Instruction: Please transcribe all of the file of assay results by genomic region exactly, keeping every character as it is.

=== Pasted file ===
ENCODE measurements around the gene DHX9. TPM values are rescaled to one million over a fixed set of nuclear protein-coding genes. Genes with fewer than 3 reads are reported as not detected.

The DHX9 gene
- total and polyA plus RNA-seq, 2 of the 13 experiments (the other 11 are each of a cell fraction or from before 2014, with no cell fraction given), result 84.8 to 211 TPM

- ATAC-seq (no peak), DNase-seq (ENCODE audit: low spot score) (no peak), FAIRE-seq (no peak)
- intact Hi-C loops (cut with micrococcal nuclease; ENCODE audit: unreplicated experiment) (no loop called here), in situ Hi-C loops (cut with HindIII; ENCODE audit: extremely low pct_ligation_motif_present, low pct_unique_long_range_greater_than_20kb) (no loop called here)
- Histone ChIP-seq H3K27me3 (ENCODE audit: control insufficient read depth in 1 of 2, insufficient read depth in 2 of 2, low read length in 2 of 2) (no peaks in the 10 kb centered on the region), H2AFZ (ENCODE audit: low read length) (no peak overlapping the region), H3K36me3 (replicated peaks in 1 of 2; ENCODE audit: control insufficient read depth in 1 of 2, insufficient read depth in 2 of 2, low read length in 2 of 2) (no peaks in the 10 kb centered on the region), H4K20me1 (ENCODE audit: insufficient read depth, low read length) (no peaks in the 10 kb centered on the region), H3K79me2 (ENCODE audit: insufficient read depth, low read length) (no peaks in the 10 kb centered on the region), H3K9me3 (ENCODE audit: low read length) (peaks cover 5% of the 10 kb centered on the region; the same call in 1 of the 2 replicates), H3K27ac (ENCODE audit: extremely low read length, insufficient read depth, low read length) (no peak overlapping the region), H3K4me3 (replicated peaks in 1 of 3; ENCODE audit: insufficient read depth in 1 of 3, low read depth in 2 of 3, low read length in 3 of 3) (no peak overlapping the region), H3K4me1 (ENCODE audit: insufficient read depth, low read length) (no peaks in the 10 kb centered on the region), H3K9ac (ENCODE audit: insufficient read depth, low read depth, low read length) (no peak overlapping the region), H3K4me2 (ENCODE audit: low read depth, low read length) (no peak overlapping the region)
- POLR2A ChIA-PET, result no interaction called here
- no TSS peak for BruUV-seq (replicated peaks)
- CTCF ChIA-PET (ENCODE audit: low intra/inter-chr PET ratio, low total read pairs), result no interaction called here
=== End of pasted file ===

ENCODE measurements around the gene DHX9. TPM values are rescaled to one million over a fixed set of nuclear protein-coding genes. Genes with fewer than 3 reads are reported as not detected.

The DHX9 gene
- total and polyA plus RNA-seq, 2 of the 13 experiments (the other 11 are each of a cell fraction or from before 2014, with no cell fraction given), result 84.8 to 211 TPM

- ATAC-seq (no peak), DNase-seq (ENCODE audit: low spot score) (no peak), FAIRE-seq (no peak)
- intact Hi-C loops (cut with micrococcal nuclease; ENCODE audit: unreplicated experiment) (no loop called here), in situ Hi-C loops (cut with HindIII; ENCODE audit: extremely low pct_ligation_motif_present, low pct_unique_long_range_greater_than_20kb) (no loop called here)
- Histone ChIP-seq H3K27me3 (ENCODE audit: control insufficient read depth in 1 of 2, insufficient read depth in 2 of 2, low read length in 2 of 2) (no peaks in the 10 kb centered on the region), H2AFZ (ENCODE audit: low read length) (no peak overlapping the region), H3K36me3 (replicated peaks in 1 of 2; ENCODE audit: control insufficient read depth in 1 of 2, insufficient read depth in 2 of 2, low read length in 2 of 2) (no peaks in the 10 kb centered on the region), H4K20me1 (ENCODE audit: insufficient read depth, low read length) (no peaks in the 10 kb centered on the region), H3K79me2 (ENCODE audit: insufficient read depth, low read length) (no peaks in the 10 kb centered on the region), H3K9me3 (ENCODE audit: low read length) (peaks cover 5% of the 10 kb centered on the region; the same call in 1 of the 2 replicates), H3K27ac (ENCODE audit: extremely low read length, insufficient read depth, low read length) (no peak overlapping the region), H3K4me3 (replicated peaks in 1 of 3; ENCODE audit: insufficient read depth in 1 of 3, low read depth in 2 of 3, low read length in 3 of 3) (no peak overlapping the region), H3K4me1 (ENCODE audit: insufficient read depth, low read length) (no peaks in the 10 kb centered on the region), H3K9ac (ENCODE audit: insufficient read depth, low read depth, low read length) (no peak overlapping the region), H3K4me2 (ENCODE audit: low read depth, low read length) (no peak overlapping the region)
- POLR2A ChIA-PET, result no interaction called here
- no TSS peak for BruUV-seq (replicated peaks)
- CTCF ChIA-PET (ENCODE audit: low intra/inter-chr PET ratio, low total read pairs), result no interaction called here